Rangers CEO Nolan Ryan had dinner with principal owners Ray Davis and Bob Simpson Friday night to discuss his future role with the franchise. Simpson called the meeting "productive" while Ryan remained silent until today when he released a statement through the team. "Over the last week, Ray Davis, Bob Simpson, and I have been in discussion and met in-person. The conversations have been productive, and we have discussed my role as CEO of the organization. We agreed these discussions will continue as we go forward. I am very proud of what the Rangers have accomplished over the last several years, and I believe our preparations for upcoming season are what is important." Sources have told the Fort Worth Star-Telegram Ryan could leave after he fulfills his two remaining team obligations: in San Antonio for the Rangers' two exhibition games there March 29-30 and in Houston during the Rangers' season-opening series against the Astros. In other news and notes from the American League:
- Rick Porcello became the first Tiger pitcher to pitch five innings this spring, allowing no runs on three hits while striking out four. George Sipple of the Detroit Free Press tweets Porcello was happy to discuss his outing, but refused to comment on the many trade rumors surrounding him.
- J.A. Happ, also a subject of trade rumors, is frustrated by his role with the Blue Jays and sees himself as a Major League starting pitcher, according to MLB.com's Gregor Chisholm (Twitter links). Happ, as quoted by Chisholm on Twitter, realizes he is auditioning for other teams, "I know there are other people in the stands as well so I'm trying to just keep my routine and we'll see what happens."
- Indians manager Terry Francona has named Zach McAllister as the team's fourth starter, the Associated Press reports (via the Boston Herald). If the Indians choose to start Carlos Carrasco, Trevor Bauer, and Corey Kluber in the minors, the leading veteran candidates for the final spot are Scott Kazmir and Daisuke Matsuzaka, according to Paul Hoynes of the Cleveland Plain Dealer who would put his money on Kazmir.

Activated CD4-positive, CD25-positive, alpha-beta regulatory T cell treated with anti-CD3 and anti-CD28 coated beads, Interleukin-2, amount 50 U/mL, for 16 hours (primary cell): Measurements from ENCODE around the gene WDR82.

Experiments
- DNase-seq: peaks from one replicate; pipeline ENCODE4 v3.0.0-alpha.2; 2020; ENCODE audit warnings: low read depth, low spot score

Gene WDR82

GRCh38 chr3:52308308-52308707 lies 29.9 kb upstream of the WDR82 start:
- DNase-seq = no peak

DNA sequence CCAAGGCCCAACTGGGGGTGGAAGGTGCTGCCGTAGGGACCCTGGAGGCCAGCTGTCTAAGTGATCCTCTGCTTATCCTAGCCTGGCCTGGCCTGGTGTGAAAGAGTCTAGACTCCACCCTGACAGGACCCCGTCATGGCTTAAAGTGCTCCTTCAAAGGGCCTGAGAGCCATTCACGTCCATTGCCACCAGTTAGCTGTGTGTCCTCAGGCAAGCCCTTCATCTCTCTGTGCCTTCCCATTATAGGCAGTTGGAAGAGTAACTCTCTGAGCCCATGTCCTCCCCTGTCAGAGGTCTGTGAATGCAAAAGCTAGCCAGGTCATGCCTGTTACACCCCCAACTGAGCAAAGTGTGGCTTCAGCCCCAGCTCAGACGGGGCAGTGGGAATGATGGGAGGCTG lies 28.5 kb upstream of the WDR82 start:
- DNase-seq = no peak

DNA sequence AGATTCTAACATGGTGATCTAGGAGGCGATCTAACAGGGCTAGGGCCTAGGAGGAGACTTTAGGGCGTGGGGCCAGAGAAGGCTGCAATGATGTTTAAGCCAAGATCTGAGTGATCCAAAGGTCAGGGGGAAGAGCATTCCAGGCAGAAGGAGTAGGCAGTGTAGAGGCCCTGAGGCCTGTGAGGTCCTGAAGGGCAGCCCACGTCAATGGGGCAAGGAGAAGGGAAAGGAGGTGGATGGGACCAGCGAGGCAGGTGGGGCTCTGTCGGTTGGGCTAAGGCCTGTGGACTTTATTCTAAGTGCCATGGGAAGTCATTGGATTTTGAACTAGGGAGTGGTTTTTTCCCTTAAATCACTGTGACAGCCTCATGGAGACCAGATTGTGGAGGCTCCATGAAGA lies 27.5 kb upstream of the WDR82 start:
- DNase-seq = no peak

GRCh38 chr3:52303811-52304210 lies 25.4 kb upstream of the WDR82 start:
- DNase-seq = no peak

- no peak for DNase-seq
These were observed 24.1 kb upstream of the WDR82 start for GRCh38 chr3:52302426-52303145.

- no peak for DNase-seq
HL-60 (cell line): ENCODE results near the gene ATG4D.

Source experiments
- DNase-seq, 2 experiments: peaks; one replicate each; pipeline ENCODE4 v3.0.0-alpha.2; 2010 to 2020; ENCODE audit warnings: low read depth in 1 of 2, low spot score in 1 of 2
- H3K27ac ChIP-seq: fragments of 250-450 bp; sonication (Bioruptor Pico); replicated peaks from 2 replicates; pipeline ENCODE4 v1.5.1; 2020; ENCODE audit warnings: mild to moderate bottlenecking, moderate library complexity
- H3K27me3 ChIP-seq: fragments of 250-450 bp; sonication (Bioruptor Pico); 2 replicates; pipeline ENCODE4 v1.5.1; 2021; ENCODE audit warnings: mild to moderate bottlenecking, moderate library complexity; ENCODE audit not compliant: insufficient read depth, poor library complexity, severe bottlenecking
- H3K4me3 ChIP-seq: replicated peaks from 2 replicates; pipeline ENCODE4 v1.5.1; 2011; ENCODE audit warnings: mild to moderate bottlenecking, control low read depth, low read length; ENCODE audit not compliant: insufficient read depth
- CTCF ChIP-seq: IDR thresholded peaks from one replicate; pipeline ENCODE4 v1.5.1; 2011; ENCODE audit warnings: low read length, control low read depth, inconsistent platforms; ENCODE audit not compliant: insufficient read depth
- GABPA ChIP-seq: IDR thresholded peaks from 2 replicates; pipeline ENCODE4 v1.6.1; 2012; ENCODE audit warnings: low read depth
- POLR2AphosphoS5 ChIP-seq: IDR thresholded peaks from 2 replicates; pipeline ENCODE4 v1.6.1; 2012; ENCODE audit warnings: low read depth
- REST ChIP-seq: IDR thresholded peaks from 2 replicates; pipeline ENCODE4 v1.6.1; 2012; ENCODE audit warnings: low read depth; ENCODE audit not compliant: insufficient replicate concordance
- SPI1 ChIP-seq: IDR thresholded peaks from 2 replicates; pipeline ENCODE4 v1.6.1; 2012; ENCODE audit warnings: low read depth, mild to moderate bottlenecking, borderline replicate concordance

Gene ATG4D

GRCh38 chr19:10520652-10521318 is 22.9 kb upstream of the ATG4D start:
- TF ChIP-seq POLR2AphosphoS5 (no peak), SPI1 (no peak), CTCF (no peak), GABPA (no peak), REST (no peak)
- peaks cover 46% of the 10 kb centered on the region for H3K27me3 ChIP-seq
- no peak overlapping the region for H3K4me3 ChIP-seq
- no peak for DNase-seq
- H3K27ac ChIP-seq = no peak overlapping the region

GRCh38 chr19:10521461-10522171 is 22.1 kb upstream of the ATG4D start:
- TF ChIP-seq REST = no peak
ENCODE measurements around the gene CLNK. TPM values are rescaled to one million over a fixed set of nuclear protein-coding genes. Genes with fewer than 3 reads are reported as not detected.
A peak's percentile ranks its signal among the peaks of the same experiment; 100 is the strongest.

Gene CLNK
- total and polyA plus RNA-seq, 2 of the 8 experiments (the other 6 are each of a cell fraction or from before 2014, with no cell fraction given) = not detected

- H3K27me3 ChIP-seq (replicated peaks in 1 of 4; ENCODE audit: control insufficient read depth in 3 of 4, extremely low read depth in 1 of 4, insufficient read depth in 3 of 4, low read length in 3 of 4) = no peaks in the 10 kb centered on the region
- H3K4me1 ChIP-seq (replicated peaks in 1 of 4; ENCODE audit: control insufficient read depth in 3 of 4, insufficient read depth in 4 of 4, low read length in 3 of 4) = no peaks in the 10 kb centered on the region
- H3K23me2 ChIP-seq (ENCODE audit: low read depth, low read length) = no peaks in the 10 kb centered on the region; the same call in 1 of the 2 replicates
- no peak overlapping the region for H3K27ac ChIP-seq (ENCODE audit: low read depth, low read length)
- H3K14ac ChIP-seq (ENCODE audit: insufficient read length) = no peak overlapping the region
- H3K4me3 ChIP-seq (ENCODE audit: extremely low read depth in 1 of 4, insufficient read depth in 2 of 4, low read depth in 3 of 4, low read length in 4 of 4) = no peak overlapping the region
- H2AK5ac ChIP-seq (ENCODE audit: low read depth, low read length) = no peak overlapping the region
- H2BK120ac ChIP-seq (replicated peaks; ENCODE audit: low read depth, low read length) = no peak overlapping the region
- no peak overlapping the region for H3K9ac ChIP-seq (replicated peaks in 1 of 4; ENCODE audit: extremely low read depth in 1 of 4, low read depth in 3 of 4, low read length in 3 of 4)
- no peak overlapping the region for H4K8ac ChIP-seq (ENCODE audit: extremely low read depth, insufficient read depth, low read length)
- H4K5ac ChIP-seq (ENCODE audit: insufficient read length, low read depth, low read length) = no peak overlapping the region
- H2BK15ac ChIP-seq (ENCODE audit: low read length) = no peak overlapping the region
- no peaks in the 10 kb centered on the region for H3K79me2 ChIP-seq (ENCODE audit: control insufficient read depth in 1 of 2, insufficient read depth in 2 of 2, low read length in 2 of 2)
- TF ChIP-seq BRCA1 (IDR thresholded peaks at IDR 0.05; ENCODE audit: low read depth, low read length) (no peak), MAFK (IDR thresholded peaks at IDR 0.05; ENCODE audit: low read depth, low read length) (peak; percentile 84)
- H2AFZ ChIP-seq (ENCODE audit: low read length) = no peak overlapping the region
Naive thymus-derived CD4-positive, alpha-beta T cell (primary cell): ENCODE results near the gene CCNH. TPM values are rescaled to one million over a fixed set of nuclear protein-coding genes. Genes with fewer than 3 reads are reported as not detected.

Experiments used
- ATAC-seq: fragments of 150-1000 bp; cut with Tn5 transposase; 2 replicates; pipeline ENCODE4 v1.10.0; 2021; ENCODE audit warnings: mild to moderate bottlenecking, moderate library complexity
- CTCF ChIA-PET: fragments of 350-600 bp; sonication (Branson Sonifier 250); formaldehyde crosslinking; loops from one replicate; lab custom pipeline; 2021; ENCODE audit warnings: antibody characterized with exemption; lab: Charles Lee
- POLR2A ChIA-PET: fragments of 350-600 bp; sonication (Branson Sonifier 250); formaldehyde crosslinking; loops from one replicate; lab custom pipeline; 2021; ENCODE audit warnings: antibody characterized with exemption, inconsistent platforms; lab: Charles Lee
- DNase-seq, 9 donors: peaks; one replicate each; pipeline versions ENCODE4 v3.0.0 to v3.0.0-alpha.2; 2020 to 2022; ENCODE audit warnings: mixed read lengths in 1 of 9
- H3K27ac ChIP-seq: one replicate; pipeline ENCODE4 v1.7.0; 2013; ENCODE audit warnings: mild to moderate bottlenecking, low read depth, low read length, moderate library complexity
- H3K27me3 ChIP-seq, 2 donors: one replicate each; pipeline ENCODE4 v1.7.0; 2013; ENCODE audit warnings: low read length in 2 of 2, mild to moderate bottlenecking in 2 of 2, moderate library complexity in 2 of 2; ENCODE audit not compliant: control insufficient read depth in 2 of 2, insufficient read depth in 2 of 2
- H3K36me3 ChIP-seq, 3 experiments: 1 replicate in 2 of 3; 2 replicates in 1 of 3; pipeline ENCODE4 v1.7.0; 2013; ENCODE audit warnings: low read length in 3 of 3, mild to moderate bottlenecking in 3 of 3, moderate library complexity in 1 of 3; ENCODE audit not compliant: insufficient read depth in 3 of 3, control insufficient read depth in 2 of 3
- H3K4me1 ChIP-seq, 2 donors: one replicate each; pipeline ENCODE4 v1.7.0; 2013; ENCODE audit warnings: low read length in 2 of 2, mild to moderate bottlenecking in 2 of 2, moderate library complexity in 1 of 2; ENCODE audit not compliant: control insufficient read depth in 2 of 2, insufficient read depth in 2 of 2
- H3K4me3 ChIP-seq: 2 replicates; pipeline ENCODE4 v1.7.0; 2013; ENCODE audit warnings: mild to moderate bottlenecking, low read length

Leaving the Reds behind and heading to the Indians in the Shin-Soo Choo deal was bittersweet for outfielder Drew Stubbs, MLB.com's Jordan Bastian reports. "There were definitely some mixed emotions," says Stubbs. "The toughest part for me was, when you're comfortable in a place, having to leave a bunch of great people behind." Stubbs will move from center field to right (after Cleveland's signing of Michael Bourn) and from one corner of Ohio to another, but Bastian notes that Stubbs' spring training home has scarcely changed, since both the Indians and Reds train in Goodyear, Arizona. Here are more notes on the Indians.
- So far, Terry Francona is impressed with Trevor Bauer, who also came to Cleveland in the Choo trade, Sheldon Ocker of the Akron Beacon-Journal writes. "When you tell him something, you have to have a reason, which you’re supposed to have anyway," says Francona. "It was like managing Doug Glanville [for the Philadelphia Phillies]. You would want to say, 'I know you’re smarter than I am. You don’t have to apologize for it.'" Bauer appears unlikely to make the team out of camp, however.
- After a pair of offseason trades, the Indians' Mike Aviles seems to be happy to be reunited with former Red Sox manager Francona, Brian MacPherson of the Providence Journal reports. "I've talked to Tito numerous times, and he's assured me I'm going to get a lot of at-bats," says Aviles, who looks like he'll serve as a utility infielder in Cleveland. "That's really the main focus, to get on the field as much as possible." In October, the Red Sox shipped Aviles to Toronto for David Carpenter and manager John Farrell. The next month, the Blue Jays sent Aviles to the Indians with Yan Gomes for Esmil Rogers.